Love it! I am actually embarking on a virtually POLAR-OPPOSITE of a vegetarian … or STARCHitarian, rather … diet, myself, but it has come with a great deal of research and consideration, and everything I’m reading just makes SENSE to me about it. You’ve probably heard of it – the Primal lifestyle, which is based on the principle that NO grains are good for you, period. Neither whole grain, nor refined grains. I’m not one to make “cold turkey” lifestyle changes, myself, though, as I’ve learned that quick changes like that usually do not stick with me, so I’ve been gradually weaning myself from grains. I don’t foresee myself as a hardcore total primal lifestyle contender, but there are elements of it that I definitely want to put into practice to see if they have a positive impact on my health. For more info, Google Mark’s Daily Apple, or Primal Lifestyle, or Paleo-Diet. I also plan to check out Healthbent.com, as I’ve heard they have some good recipes.
Ryan Goodman says
Hannah, I share your desire to reduce starches in the diet, but skipping out on whole grains not only cuts the starches from your diet, but also many essential vitamins and micro/macro minerals. I may not be a human nutritionist, but I’ve done a lot of work with livestock feeds and nutrition of grains in the diet. Our bodies have a requirement for all of these, however small the amounts may be. The Whole Grains Council (http://t.co/cBzzktRi) does a good job of describing these and their importance in our diets.
Janice aka JPlovesCOTTON says
Hannah, I think you know that more than a few members of my family have had less than ideal diets (afterall, you were crazy enough to join us!) and I’d have to say that our genes have a particular weakness for starches having seen hot rolls passed at the holidays! I haven’t decided to do anything as radical as a primal diet but I am trying to put things into perspective and remember that the choices I make should help power my body through the things I want to do. Proteins are a part of that. Sure taste is important but it isn’t everything. So I’m doing WeightWatchers which rather than have me deny myself my favorite foods, helps me understand which ones should be limited. The simple things like I drank too much Coke and too little water (though for many its too many lattes or something else) and I’m seeing some results. Cheryl, Georgia & Corey have seen incredible results in the past year and Leslie and I have signed on more recently. I talk through some of the things I’m doing here http://jplovescotton.com/2011/12/31/making-a-meaningful-personal-new-years-resolution/
Hannah Holmes says
Ryan, I hear what you’re saying, and I’m certainly open to listening to other research. However, I would have never even heard of the Primal Lifestyle, if my own doctor hadn’t recommended it, to address a slew of digestive issues that I have. Issues that she feels may, in fact, be related to the philosophy behind the Primal Lifestyle, which is that no grains, including whole grains, were designed to be consumed by humans, and they actually cause disturbances in the digestive tract. Of course, like I said before, I’m not hard core, by ANY stretch, so I’m not going to even PRETEND to be totally educated on the matter, yet, but I do feel like I get my vitamins and nutrients from a well-balanced diet rich in raw vegetables, especially the colorful ones. Now, all this being said, I was running low on groceries and had a Pop Tart for breakfast just this week. So….LOL! In all honesty, I had a pretty substantial vitamin D deficiency (before venturing out on this diet), so they’ll be checking my blood work occasionally. We’ll see pretty quickly if the lifestyle change has an adverse effect on my blood levels. As far as I can tell, when I’m super careful about avoiding all manner of grains, I do tend to have a happier, more predictable digestive system. So, that’s about all the personal experience I can report, as of yet. Time … and discipline to stay the course … will tell 🙂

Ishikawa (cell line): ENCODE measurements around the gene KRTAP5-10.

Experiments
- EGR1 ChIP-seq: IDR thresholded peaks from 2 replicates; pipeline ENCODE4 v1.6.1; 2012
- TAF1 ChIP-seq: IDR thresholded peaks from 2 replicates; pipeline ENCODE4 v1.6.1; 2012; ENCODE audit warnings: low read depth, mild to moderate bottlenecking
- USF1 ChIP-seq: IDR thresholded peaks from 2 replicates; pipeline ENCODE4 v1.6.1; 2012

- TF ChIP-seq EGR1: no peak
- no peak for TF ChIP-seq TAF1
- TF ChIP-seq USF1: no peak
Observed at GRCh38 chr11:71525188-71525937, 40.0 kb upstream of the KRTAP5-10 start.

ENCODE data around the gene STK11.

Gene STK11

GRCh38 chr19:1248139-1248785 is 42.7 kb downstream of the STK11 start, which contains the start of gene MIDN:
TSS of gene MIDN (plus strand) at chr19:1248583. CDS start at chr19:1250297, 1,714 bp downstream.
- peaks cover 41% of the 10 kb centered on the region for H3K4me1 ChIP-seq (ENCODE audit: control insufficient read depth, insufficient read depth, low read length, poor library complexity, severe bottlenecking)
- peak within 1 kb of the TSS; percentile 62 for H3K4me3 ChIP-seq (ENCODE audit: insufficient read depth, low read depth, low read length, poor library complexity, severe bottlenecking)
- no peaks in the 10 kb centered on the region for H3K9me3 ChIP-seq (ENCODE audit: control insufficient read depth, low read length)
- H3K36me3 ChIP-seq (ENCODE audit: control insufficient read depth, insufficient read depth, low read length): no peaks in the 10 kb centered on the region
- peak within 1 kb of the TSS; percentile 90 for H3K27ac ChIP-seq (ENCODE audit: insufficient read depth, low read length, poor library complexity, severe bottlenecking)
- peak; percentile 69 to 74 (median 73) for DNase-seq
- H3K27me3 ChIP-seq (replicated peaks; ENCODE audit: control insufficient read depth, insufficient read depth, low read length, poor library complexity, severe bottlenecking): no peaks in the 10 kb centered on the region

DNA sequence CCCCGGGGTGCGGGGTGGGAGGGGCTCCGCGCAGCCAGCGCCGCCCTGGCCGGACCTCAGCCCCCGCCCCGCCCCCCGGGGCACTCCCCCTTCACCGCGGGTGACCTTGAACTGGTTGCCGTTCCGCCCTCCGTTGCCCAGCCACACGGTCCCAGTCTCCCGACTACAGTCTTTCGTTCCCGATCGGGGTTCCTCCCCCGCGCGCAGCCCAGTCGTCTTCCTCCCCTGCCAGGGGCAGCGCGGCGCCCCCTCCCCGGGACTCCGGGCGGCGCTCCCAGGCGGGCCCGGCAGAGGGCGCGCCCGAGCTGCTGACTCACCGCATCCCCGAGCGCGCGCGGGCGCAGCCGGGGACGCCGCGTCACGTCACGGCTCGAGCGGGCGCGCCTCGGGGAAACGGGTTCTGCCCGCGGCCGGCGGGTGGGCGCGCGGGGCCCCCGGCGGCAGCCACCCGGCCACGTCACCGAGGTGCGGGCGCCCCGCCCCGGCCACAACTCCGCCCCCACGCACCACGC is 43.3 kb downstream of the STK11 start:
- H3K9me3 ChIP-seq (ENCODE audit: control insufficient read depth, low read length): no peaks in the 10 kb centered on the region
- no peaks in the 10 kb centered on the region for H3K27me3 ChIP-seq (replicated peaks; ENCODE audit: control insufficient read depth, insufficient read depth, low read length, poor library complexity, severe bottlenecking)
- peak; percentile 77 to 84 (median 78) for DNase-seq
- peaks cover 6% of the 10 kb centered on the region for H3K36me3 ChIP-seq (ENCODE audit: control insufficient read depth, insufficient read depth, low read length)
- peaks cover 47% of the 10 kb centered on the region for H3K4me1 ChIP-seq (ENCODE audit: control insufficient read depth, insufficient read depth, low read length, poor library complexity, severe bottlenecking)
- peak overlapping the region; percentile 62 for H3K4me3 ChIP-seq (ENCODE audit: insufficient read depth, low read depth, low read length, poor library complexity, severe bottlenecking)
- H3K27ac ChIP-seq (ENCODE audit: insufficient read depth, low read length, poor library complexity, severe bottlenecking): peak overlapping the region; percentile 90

Ryan Goodman says
First, Haha, of all places to make such a rash statement, he picks a steak house. I usually pick on friends who even think about ordering anything but beef at a steak house.
Second, I like to go with a “balanced” mindset to my eating habits. Anything is bad when we eat too much of it, and skipping out on something isn’t necessarily good either. I usually go for a second plate of entrees if I’m still hungry at a meal instead of the dessert table.
Third, great post JP!
Cole Melville says
Ah c’mon quit knocking starches or I’ll throw a potato at you. http://www.Starchitarian.com
Janice Person says
LOL! My family loves ALL the starches!
Good post, however, you failed to mention or take into consideration the reason why this person went vegetarian. If it is only a health reason, then you are right, that meal was not a step in the right direction, but if he did it for moral reasons, I don’t think eating unhealthy every now and then is a big issue, if his concious is clean and he is acting on his beliefs.
I am a vegetarian, who tries hard not to be a starchitarian, but in some restaurants, that simply is not an option. When the options are meat or unhealthy vegetarian food, I always go with the latter, after all is not like only omnivorous people can eat crap every now and then.